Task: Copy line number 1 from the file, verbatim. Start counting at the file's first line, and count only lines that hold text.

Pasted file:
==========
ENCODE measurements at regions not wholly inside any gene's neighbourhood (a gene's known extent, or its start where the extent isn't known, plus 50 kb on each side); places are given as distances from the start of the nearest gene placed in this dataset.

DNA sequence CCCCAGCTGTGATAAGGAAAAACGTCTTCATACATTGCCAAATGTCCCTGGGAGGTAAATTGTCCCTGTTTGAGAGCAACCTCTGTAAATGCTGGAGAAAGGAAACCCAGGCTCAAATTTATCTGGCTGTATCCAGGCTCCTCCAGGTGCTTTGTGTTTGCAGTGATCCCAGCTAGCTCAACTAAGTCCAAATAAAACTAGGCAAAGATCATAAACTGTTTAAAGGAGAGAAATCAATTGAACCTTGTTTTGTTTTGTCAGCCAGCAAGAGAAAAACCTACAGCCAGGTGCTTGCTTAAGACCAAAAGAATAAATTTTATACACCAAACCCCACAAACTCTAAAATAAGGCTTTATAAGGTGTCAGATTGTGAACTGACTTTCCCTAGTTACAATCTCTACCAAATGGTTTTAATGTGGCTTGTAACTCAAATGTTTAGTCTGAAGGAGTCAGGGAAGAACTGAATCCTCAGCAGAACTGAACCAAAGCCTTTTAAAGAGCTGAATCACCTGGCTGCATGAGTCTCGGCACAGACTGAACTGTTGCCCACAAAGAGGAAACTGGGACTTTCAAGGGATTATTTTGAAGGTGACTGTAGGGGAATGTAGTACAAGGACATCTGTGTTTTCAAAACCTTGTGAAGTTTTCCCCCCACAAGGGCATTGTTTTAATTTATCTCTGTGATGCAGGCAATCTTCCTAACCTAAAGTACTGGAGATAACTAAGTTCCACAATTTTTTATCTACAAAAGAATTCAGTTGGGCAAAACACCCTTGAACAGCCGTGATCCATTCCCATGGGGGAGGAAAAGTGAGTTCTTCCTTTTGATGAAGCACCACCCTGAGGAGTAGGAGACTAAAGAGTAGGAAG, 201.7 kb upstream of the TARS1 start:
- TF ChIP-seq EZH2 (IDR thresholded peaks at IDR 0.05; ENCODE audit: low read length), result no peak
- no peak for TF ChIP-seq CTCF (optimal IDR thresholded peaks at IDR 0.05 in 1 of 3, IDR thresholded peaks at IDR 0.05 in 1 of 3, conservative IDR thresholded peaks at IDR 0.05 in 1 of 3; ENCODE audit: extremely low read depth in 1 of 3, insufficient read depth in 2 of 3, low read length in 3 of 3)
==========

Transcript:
ENCODE measurements at regions not wholly inside any gene's neighbourhood (a gene's known extent, or its start where the extent isn't known, plus 50 kb on each side); places are given as distances from the start of the nearest gene placed in this dataset.